According to Federal Election Commission records reviewed by Raw Story, Rep. Marjorie Taylor Greene (R-GA), one of former President Donald Trump’s most vocal supporters in Congress, has agreed to personally pay a $12,000 fine for violating federal election law.
An FEC inquiry found that Greene violated the Federal Election Campaign Act of 1971 by inappropriately sharing an ad made by the Stop Socialism Now PAC on her campaign Facebook page and Twitter account in December 2020.
Greene broke the law by soliciting contributions for an entity that is not subject to the limitations imposed on federal candidates, who may not receive donations in excess of $5,000, according to the FEC, which issued documentation of Greene’s penalties today. The PAC backed Republican candidates in Georgia’s United States Senate runoff election in early 2021.
Greene also took part in the ad, released in December 2020, promoting Republican Senate candidates Kelly Loeffler and David Perdue.
“Imagine. Biden and Harris in the White House,” Greene says. “Pelosi is speaker. And Schumer runs the Senate. All because Georgia lost our two Senate runoffs to Democrats Jon Ossoff and Raphael Warnock. First off, Democrats will end the filibuster so no one can stop them. Then they’ll add new Democratic states. They’ll pack the Supreme Court. They’ll take away our guns. Then they’ll add their open borders, Green New Deal, pro-abortion, socialist agenda.”
“Make a contribution today to Stop Socialism Now PAC, because if Democrats win in Georgia, it’s all over for America.” The narrator then turns the video back to Greene.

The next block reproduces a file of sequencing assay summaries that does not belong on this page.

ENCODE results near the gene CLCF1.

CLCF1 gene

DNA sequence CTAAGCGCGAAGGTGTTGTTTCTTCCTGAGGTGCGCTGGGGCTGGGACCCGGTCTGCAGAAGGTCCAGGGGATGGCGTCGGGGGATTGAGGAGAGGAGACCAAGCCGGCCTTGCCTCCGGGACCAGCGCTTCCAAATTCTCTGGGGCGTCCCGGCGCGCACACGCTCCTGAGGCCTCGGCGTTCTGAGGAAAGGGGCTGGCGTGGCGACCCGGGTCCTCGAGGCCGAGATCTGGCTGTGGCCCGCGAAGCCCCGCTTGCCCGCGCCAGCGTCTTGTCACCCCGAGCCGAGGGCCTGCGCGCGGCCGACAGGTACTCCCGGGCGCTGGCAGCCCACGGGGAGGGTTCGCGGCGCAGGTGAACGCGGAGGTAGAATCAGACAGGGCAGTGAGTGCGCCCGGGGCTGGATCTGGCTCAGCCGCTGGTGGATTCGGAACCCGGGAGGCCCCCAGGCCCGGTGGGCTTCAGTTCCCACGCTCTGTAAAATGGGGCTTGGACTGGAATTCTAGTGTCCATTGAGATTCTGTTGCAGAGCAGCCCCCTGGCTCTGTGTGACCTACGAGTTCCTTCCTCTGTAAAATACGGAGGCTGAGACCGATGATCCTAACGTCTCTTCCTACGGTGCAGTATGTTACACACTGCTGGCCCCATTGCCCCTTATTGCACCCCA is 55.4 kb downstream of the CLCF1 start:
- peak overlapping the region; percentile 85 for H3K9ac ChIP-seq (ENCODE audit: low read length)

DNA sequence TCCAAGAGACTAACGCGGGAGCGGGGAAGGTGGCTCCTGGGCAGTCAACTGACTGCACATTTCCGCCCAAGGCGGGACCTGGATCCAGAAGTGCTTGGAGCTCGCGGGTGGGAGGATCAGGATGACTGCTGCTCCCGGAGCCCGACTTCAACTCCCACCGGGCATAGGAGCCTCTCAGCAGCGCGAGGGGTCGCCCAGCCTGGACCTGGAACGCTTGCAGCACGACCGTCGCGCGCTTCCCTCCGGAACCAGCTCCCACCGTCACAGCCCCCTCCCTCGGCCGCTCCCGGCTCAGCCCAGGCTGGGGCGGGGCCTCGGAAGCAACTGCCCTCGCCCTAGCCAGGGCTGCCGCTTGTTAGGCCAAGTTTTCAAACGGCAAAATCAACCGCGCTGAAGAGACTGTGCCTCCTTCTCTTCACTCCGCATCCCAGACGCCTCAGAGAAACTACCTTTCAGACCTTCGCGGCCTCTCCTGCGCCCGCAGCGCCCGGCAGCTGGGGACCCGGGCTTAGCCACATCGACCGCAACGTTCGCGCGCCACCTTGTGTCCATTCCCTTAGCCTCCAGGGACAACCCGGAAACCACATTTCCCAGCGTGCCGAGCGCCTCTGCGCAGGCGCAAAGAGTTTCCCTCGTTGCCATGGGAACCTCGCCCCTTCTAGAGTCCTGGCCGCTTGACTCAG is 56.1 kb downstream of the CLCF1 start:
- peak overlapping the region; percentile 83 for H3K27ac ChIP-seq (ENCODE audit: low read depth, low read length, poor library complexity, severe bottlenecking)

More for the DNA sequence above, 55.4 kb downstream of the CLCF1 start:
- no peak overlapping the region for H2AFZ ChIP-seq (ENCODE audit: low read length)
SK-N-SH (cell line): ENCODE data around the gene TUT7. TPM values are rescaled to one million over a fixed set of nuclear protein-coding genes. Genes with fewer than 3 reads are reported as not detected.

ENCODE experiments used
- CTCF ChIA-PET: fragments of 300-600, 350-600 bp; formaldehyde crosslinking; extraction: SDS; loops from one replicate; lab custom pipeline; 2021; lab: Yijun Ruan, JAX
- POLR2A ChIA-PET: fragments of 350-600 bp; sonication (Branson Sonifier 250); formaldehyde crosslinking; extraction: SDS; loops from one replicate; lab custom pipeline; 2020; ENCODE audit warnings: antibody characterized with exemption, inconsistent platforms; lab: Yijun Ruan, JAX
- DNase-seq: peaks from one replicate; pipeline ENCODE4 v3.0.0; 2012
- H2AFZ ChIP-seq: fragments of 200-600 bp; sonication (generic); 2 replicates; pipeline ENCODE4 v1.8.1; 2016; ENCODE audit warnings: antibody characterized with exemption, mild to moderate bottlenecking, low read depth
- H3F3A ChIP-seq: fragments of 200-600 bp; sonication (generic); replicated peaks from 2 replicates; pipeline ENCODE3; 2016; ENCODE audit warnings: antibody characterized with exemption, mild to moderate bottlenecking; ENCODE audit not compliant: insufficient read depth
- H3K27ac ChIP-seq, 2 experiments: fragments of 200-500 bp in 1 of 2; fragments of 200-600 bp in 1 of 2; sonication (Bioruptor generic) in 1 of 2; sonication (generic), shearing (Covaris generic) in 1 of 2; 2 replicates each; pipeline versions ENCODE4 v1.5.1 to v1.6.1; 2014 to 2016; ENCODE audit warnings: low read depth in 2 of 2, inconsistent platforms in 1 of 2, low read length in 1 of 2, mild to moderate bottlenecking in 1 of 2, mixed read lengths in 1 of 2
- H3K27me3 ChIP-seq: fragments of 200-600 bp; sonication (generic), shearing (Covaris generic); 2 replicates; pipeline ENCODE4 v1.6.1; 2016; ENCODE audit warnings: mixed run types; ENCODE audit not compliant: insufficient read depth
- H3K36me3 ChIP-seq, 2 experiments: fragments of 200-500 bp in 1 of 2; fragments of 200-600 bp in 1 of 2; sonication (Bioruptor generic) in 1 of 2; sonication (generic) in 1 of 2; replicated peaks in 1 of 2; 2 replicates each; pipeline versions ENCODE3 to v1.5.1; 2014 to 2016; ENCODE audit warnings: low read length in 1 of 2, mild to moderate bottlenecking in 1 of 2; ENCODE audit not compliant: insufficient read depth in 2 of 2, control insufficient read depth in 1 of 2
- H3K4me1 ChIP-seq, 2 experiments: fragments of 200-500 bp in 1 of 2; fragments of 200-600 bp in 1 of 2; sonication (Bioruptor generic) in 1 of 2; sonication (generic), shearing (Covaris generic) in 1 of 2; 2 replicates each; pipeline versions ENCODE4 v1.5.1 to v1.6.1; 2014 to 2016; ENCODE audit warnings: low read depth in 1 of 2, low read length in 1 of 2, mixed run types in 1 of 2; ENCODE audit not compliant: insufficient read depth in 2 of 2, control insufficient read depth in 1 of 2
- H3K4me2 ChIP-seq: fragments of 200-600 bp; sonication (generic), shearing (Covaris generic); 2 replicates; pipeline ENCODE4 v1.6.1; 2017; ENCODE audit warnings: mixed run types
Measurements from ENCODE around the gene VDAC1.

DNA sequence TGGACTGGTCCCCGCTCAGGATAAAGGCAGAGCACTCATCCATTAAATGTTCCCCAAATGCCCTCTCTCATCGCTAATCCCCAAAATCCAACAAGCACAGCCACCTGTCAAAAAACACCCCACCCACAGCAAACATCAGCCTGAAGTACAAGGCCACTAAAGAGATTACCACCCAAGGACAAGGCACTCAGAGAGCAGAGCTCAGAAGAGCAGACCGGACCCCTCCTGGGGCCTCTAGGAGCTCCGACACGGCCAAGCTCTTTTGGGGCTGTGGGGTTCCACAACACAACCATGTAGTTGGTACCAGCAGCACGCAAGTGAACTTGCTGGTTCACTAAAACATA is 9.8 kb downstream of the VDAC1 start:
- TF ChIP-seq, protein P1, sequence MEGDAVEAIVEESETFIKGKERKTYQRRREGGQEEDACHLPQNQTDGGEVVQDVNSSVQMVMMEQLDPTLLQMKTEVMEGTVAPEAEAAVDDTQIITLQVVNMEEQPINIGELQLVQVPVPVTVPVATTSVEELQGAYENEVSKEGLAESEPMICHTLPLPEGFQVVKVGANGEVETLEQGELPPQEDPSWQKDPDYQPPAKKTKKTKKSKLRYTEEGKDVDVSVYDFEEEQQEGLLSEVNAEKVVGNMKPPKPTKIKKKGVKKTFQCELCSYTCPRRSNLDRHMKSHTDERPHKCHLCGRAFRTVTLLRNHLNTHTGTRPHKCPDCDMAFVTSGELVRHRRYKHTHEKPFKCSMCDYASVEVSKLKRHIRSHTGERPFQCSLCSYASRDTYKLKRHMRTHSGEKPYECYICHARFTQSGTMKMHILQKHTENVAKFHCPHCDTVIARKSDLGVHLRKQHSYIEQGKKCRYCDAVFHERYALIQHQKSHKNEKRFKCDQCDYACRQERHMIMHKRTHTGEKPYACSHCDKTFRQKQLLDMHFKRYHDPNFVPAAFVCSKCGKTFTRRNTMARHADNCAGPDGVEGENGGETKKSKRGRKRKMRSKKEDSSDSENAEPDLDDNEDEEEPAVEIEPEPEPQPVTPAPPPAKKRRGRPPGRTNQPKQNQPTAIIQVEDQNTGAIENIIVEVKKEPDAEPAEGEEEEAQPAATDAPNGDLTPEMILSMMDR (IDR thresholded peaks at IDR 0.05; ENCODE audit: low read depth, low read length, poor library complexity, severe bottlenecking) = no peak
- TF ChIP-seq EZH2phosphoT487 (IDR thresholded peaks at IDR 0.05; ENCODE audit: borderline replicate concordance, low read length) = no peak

Five days after being placed on Stop Socialism Now’s page in early December 2020, Greene reposted the commercial on her official Facebook page. Later that month, Greene retweeted the ad from the SuperPAC.
Greene’s office did not promptly address a Raw Story inquiry.
The attorneys for Greene contended that their client had not broken any laws by seeking contributions for the super PAC. “Greene made an appearance, gave general remarks of support, and left the event before others solicited contributions for the PAC,” Greene’s attorneys Derek H. Ross and Scott Gast wrote to the FEC, comparing the commercial to a candidate attending a PAC fundraiser.
It seems like most of the six-person nonpartisan commission on the FEC disagreed, as they approved a $12,000 fine with Greene by a vote of 5-1. Republican Trey Trainor, who previously served as an advisor to Trump’s 2016 campaign and was a nominee of Trump’s, cast the only vote against.
According to the FEC general counsel, Greene’s presence in the digital ad was a breach since it encouraged viewers to “donate now” and provided a link to make contributions.
According to Aaron Scherb, senior director of legislative affairs for Common Cause, a nonprofit watchdog organization that initially filed a complaint with the FEC against Greene, accepting a $12,000 fine is “just a slap on the wrist” for soliciting unlimited contributions in a superPAC ad, which is a clear violation of the soft money’ ban. Although the penalties are not substantial, the FEC’s move represents a refreshing shift from their previous reluctance to enforce the campaign finance laws that Congress approved. If lawmakers were able to simply ignore contribution and solicitation limitations, our democracy would be at risk of being easily influenced.
Marjorie Taylor Greene brags "I take the fines on the House floor. I'm up to almost $90,000 in fines" pic.twitter.com/I39RjjU1eg— Jason S. Campbell (@JasonSCampbell) January 5, 2022
Greene has a history of receiving monetary penalties from the state; in 2022, she admitted to Newsmax that she had spent about $90,000 on fines for breaking U.S. House rules mandating the use of masks during the pandemic.